Coronavirus epidemic: France orders all bars, restaurants and non-essential shops to close

Coronavirus epidemic: France orders all bars, restaurants and non-essential shops to close
French PM Edouard Philippe and health chief Jérôme Salomon. AFP
The French PM ordered on Sunday all bars, restaurants and non-essential shops to close across the country in the fight against the coronavirus epidemic.

 

Edouard Philippe announced on Saturday evening that due to the acceleration of the coronavirus epidemic in France it was necessary to close all bars, restaurants, nightclubs and non-essential stores across the country.

All places deemed “non-essential” are to be closed, Philippe said.

“I have decided on the closure until further notice from midnight of places that receive the public that are non-essential to the life of the country. This includes notably cafes, restaurants, cinemas and discos,” the Prime Minister told reporters.

“We have noticed an acceleration in the spread of the virus and a rise in the number of people in intensive care, he said.

“We have observed that the first measures we have taken have not been correctly applied,” he said. “The best way to slow the virus is social distancing.”

France has already banned events that gather over 100 people together and from Monday schools around the country will remain closed. 

“Our objective is to protect you. I am aware of the effort and sacrifices that we’re asking of you,” he said.

Banks, pharmacies, food stores and supermarkets will remain open. Public transport will also run, the French PM said.

Places of worship would stay open but all services and ceremonies would have to be postponed, he said.

“I trust that the French people can understand the seriousness of the situation,” said Philippe adding that Sunday's first round of the national local elections will go ahead as planned.

His request to the people of France was clear: “Limit your movements as much as possible and avoid inter-city travel.”

“I know the French will show their calm, their civic mentality and their ability to obey the rules we have set out for their own security,” Philippe said.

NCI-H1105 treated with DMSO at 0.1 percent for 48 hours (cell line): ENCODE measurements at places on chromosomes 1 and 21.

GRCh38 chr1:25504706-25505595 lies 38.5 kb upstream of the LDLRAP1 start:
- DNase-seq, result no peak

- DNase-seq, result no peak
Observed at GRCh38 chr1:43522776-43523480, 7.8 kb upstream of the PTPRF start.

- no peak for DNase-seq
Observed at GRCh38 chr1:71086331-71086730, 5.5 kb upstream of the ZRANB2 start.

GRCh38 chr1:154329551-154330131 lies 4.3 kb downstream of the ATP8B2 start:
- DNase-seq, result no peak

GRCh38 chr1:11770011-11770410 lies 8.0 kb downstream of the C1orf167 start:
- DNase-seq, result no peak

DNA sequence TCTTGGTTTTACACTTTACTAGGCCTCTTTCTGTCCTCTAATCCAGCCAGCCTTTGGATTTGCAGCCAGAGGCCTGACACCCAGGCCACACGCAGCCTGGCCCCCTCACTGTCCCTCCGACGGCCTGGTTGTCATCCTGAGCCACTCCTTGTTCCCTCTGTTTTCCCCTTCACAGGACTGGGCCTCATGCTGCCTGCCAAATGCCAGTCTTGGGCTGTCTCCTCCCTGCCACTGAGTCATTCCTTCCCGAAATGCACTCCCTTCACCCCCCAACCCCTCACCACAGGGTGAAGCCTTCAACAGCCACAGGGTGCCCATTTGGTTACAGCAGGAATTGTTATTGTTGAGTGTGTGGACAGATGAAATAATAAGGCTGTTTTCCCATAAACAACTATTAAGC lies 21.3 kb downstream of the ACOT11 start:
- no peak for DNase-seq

The French PM said that the advice of most scientists was that the government should step up restrictive measures in a bid to slow down the epidemic.

The number of confirmed cases in France had doubled in three days to 4,500, health chief Jérôme Salomon said after the PM had spoken. The death toll rose to 91, a jump of 12 more since Friday.

'We need to change our behaviour now'

We have, in France, a rapidly developing situation in several parts of the country,” Salomon said.

“We need to do everything in our power to stem the peak of this epidemic.”

Salomon confirmed that France had entered stage 3, the term the government has used to describe a situation of a full-blown epidemic with the virus circulating actively across French territory.

“How the situation develops in the coming days depends on our behaviour,” Salomon stressed.

While reiterating that the recovery rate for the virus in France was 98 percent, he said “French people are not taking the situation seriously enough today.”

While most of the people who have died from the virus were aged above 70 with had underlying illnesses, more than 50 percent of the 300 patients currently in intensive care for the virus in a serious condition were aged under 60, Salomon said. He urged the public to avoid contact with others.

“People who are fragile or over 70, stay at home. And above all, do not have children visiting,” Salomon said.

The recovery rate for coronavirus victims in France was 98 percent.

The health chief also reiterated an earlier warning from the health minister that the public should avoid anti-inflammatories like ibuprofen if they think they are infected because they can cause complications.

 

 

 


Member comments

  1. What’s funny about that?
    If I were a tourist and staying in an hotel, where would I go out to eat?
    (Assuming the hotel doesn’t have a restaurant, banned from opening)

  2. Ok, Richard.
    Interestingly, where I am, despite the ban, some brasseries are open.
    Who enforces it?

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